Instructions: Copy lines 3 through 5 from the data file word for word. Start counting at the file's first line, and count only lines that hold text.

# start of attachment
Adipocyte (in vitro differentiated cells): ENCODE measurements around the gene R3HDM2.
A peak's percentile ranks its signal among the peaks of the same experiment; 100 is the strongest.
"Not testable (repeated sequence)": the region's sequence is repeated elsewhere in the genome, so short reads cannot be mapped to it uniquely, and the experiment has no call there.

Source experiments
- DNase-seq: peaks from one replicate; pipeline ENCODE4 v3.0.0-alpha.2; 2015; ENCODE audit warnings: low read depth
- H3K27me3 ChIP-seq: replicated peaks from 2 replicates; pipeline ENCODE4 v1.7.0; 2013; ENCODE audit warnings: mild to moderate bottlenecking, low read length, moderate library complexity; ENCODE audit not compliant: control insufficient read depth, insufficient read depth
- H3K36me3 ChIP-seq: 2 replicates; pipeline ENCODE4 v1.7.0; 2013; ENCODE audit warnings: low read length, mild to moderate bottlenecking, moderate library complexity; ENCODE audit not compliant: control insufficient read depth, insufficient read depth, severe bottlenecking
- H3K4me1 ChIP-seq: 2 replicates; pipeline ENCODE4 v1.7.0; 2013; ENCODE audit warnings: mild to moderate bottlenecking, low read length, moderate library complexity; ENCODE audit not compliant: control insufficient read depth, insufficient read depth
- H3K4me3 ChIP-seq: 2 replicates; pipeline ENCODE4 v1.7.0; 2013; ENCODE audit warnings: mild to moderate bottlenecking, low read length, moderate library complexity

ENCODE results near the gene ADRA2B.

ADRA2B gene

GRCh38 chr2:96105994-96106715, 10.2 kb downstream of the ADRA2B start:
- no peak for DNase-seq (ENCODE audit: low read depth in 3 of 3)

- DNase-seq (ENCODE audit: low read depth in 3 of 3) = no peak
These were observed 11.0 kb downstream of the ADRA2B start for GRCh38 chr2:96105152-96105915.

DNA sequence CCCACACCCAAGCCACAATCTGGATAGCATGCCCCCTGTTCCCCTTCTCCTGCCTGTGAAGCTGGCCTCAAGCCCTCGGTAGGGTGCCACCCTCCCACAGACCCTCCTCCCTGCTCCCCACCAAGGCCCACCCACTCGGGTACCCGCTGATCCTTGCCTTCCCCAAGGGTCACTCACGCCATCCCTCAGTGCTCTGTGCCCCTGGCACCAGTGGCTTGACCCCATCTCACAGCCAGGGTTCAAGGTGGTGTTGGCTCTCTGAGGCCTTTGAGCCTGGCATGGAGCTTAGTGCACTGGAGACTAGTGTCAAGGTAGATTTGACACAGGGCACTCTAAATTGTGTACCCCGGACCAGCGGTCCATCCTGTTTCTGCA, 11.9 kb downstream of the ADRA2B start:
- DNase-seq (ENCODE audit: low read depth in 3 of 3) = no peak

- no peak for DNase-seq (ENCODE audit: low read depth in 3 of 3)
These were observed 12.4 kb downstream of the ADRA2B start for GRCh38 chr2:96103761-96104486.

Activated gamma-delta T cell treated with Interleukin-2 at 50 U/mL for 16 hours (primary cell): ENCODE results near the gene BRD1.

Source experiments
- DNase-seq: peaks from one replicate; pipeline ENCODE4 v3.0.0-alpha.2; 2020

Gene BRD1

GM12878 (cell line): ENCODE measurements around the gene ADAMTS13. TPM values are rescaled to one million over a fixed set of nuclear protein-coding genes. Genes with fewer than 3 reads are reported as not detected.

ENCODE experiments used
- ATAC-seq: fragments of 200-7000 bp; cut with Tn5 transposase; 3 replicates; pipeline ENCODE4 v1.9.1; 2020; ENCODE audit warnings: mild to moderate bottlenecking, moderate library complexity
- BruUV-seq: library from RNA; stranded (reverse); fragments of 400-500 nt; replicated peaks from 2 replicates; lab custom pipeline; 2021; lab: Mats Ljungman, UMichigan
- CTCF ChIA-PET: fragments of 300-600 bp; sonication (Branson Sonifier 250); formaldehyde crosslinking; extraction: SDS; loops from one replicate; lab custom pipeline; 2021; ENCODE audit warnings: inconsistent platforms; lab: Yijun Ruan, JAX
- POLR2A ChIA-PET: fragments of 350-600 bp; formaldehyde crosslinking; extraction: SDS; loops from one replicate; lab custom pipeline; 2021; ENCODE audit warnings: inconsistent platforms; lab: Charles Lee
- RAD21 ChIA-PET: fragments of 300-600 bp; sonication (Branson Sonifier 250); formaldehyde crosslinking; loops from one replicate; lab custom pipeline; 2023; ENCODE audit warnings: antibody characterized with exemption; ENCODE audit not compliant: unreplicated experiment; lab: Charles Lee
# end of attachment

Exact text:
"Not testable (repeated sequence)": the region's sequence is repeated elsewhere in the genome, so short reads cannot be mapped to it uniquely, and the experiment has no call there.

Source experiments
- DNase-seq: peaks from one replicate; pipeline ENCODE4 v3.0.0-alpha.2; 2015; ENCODE audit warnings: low read depth